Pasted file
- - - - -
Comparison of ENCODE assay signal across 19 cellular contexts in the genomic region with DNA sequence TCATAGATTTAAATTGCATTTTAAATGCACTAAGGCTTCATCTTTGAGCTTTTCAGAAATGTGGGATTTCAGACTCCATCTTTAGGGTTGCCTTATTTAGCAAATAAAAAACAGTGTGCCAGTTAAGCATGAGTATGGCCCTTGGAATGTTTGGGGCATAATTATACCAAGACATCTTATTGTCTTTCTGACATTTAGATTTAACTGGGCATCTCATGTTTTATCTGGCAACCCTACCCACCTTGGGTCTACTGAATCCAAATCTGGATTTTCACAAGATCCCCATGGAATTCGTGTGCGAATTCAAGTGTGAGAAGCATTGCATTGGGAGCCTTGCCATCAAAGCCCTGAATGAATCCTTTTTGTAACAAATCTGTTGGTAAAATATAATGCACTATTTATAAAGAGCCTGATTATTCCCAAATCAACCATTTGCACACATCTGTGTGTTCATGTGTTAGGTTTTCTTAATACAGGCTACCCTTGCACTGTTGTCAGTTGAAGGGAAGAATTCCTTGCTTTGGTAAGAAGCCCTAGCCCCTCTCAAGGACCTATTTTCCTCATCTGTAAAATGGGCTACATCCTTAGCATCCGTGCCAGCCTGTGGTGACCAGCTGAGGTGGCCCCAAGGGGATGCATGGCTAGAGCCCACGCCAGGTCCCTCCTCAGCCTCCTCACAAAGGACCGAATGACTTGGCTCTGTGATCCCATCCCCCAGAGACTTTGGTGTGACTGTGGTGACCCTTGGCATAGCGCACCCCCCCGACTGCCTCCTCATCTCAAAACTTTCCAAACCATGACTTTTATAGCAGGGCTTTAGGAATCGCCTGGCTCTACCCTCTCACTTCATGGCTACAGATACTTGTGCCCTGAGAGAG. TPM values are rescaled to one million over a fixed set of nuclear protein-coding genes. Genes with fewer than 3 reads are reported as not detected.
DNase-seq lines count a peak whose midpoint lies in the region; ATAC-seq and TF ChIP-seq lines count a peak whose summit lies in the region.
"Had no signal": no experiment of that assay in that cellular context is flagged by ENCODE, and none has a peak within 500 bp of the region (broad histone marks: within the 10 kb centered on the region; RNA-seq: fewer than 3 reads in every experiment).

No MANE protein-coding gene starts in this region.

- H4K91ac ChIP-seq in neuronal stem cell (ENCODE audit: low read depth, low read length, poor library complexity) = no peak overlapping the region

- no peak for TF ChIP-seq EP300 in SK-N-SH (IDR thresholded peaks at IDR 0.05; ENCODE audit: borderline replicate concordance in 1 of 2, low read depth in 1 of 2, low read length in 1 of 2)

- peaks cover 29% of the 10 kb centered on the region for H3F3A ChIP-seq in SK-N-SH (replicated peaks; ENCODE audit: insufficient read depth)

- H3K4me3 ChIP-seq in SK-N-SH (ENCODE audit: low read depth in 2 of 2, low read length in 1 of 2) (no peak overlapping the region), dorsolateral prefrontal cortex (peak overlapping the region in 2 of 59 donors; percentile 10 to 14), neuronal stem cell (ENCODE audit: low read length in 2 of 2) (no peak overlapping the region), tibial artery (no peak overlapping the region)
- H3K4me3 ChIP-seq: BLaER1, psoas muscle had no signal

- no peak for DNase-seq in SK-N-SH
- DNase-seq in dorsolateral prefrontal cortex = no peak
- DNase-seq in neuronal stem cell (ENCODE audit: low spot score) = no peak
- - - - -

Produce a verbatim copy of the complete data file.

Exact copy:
Comparison of ENCODE assay signal across 19 cellular contexts in the genomic region with DNA sequence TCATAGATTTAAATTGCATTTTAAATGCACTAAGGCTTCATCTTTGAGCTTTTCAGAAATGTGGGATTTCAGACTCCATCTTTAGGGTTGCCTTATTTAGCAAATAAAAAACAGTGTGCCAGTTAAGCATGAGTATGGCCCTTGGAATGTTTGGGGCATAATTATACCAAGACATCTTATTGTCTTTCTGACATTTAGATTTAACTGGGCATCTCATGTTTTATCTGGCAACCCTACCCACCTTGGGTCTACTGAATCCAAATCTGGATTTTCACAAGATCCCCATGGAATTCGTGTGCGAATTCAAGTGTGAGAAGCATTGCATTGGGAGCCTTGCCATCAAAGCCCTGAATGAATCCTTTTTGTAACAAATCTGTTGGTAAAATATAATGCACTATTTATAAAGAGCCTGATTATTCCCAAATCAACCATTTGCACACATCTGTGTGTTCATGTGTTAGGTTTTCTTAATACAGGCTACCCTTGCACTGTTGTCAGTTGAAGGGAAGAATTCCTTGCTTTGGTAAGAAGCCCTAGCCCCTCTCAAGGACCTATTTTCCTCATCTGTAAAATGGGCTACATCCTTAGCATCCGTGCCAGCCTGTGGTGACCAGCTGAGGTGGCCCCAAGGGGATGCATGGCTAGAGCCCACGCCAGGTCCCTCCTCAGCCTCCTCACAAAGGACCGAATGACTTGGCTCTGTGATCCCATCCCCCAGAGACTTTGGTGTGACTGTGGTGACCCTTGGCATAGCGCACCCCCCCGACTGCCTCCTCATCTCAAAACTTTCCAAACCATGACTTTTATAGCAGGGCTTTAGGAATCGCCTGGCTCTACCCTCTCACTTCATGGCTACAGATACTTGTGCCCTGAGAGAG. TPM values are rescaled to one million over a fixed set of nuclear protein-coding genes. Genes with fewer than 3 reads are reported as not detected.
DNase-seq lines count a peak whose midpoint lies in the region; ATAC-seq and TF ChIP-seq lines count a peak whose summit lies in the region.
"Had no signal": no experiment of that assay in that cellular context is flagged by ENCODE, and none has a peak within 500 bp of the region (broad histone marks: within the 10 kb centered on the region; RNA-seq: fewer than 3 reads in every experiment).

No MANE protein-coding gene starts in this region.

- H4K91ac ChIP-seq in neuronal stem cell (ENCODE audit: low read depth, low read length, poor library complexity) = no peak overlapping the region

- no peak for TF ChIP-seq EP300 in SK-N-SH (IDR thresholded peaks at IDR 0.05; ENCODE audit: borderline replicate concordance in 1 of 2, low read depth in 1 of 2, low read length in 1 of 2)

- peaks cover 29% of the 10 kb centered on the region for H3F3A ChIP-seq in SK-N-SH (replicated peaks; ENCODE audit: insufficient read depth)

- H3K4me3 ChIP-seq in SK-N-SH (ENCODE audit: low read depth in 2 of 2, low read length in 1 of 2) (no peak overlapping the region), dorsolateral prefrontal cortex (peak overlapping the region in 2 of 59 donors; percentile 10 to 14), neuronal stem cell (ENCODE audit: low read length in 2 of 2) (no peak overlapping the region), tibial artery (no peak overlapping the region)
- H3K4me3 ChIP-seq: BLaER1, psoas muscle had no signal

- no peak for DNase-seq in SK-N-SH
- DNase-seq in dorsolateral prefrontal cortex = no peak
- DNase-seq in neuronal stem cell (ENCODE audit: low spot score) = no peak